last night, but none yielded the desired
Sheriff Roy C. Hoage, after hunting
all night, this morning was relieved by
Deputy Sheriff John Gifford, who is
directing the beating through the
Mrs. O'Hare and he,r son Joe were
reported at the hospital this morning
to be showing marked improvement,
but the cendition of the younger girls,
Emma and Frances, is unchanged.
There will not be any trial for the
unidentified fiend if the citizens of
Thurston county find him.
It was stated today that all of the
fiend's victims will recover with the
possible exception of Mrs. O'Hare, who
is 50 years old. Her skull was frac
tured, and as she was severely beaten
about the face and body, physicians
entertained little hope.
Scores of heavily armed farmers
and Olympia. officers patrolled all the
road for miles around the O'Hare res
idence all last night, while other offi
cers lay in waiting at every avenue re
garded as a possible means of. escape,.
lor the fiend. As the determined ap
peared men gathered in little groups
and organized for a man hunt, and the
word went like the wind through all of
lower Thurston county, sending volun
teer possemen by the dozens to offer
their services, it was silently agreed
that the maniac shall die if he is
found. He will either be shot to death
in the woods or hanged to a tree with
out delay or legal ceremony.
Following a special session late yes
terday, Thurston county commission
ers offered a reward of $500 for the
apprehension of the fiend, "dead or
Olympia, Wash., Sept. 9. (U. P.) i
Teresa O'Hara, 19, one of the seven,
victims of the fiend near here yes-;
terday, today related the story of the
terrible assault. ,-'
"Jim Dobson and I had been to.
Olympia to a show. He parked his.
car in front of our store and about
10:30 walked with me up the path,
toward the house. As we turned the
corner near the road a man stepped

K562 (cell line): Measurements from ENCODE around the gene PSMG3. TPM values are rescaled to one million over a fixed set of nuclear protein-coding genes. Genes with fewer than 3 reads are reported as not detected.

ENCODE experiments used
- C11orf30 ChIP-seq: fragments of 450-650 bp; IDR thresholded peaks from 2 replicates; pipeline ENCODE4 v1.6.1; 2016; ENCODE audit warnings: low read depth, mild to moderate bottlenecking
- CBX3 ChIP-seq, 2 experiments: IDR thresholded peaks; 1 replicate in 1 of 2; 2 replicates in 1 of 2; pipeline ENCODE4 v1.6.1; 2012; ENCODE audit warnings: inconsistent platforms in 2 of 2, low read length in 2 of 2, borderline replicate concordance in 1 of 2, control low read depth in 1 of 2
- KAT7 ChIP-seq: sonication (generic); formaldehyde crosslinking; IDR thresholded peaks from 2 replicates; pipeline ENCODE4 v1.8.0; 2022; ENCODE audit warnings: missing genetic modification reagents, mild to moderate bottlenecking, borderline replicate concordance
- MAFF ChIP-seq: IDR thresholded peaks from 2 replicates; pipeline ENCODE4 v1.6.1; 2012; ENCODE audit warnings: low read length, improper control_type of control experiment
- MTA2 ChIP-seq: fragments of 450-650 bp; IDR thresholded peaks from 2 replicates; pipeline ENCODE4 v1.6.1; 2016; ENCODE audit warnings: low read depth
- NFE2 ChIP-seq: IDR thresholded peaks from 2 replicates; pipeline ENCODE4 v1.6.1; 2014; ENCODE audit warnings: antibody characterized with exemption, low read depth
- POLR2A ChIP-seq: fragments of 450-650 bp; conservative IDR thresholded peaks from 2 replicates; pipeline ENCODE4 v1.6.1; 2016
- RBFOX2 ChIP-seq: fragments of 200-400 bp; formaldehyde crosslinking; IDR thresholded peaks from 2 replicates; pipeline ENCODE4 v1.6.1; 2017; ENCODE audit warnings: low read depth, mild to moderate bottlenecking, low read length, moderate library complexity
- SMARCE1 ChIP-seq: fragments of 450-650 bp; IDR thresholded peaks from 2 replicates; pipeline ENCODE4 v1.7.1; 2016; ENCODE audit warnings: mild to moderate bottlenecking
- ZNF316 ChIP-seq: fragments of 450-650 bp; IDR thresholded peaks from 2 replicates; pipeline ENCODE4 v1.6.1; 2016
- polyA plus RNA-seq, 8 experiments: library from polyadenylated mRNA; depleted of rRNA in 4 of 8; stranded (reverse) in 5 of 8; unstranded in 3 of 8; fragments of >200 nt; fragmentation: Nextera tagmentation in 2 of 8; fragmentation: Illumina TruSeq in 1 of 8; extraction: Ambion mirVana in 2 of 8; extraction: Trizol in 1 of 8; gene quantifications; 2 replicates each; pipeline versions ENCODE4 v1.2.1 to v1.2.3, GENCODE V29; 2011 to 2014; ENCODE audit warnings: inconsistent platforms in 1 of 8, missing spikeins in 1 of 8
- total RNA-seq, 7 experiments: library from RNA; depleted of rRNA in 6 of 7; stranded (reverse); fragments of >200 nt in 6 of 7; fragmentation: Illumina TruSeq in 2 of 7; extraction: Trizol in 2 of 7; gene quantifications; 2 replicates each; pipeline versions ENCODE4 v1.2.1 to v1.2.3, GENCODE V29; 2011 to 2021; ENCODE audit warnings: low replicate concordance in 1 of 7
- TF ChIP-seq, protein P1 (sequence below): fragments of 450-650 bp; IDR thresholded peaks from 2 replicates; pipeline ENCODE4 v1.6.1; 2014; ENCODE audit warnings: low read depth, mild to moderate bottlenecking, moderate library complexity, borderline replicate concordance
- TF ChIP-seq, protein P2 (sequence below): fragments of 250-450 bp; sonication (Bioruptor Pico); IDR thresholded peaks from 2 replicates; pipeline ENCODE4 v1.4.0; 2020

out from behind a fence post and cov-:
Voters of ' Oregon,
Yonar j Attention!
Reasons Why You Are Asked to Vote
for the Cornpulsory Public School Bill
The compulsory public school education bill to be offered for the
consideration of voters on the ballot at the coming November elec
tion in Oregon is a measure for the promotion of Americanism.
It is sponsored by the SupTeme Council of the Scottish Rite Masonic
bodies for the Southern Jurisdiction of the United States. It has
been indorsed in principle by the Imperial Council, Ancient Arabic
Order, Nobles of the Mystic Shrine, and by the Grand Lodge of
Oregon, A. F. & A. M,j It is backed in advocacy by the Scottish
Rite Masonic bodies, and the idea it represents was first initiated
and promulgated by them and subsequently indorsed by the other
organizations herein named.
The issue presented is nor an issue of religious creed or factionalism
or intolerance. It is an issue of true American progress.
The Scottish Rite Masonic bodies are promoting this measure be
cause their members beliejve that the hope of America is in its public
schools; that if Ameritan institutions are to endure, American
children of grammar school age'must be taught common ideals-
AMERICAN; that thev must be taught in a common language--ENGLISH;
that they must be taught to uphold and foster one set
of principles- those of pur American forefathers. . They believe
that the future of our race, our nation and our institutions will be
perpetuated if all our children of grammar school age are so taught,
and not otherwise," I
' t. P. S. MALCOLM, 33
. H Inspector Central in Oregon
e Ancient and Accepted Scottish Rite.
ered us with a big gun. He made Jim
lie down on his face and I tied his
hands behind . him with a piece of
rope. The ma took the rope from his
"Then the man made us walk ahead
of him past the barn, and- into the
bouse. He asked me if there were
any men folks, and I told him no. He
searched the first floor of the house
and ' then made us go ahead of him
up the stairs. Joe. my brother, and
my sisters Emma and Frances, and
my mother, were sleeping in the large
room, and Agnes, my older sister, was
in another room.
me tear up a sheet into strips.
with his gun pointed at me, he made
me tie them all up. After that he
made me go into the room with Agnes
and he tied me up. He asked for the
money and took about SIS from thel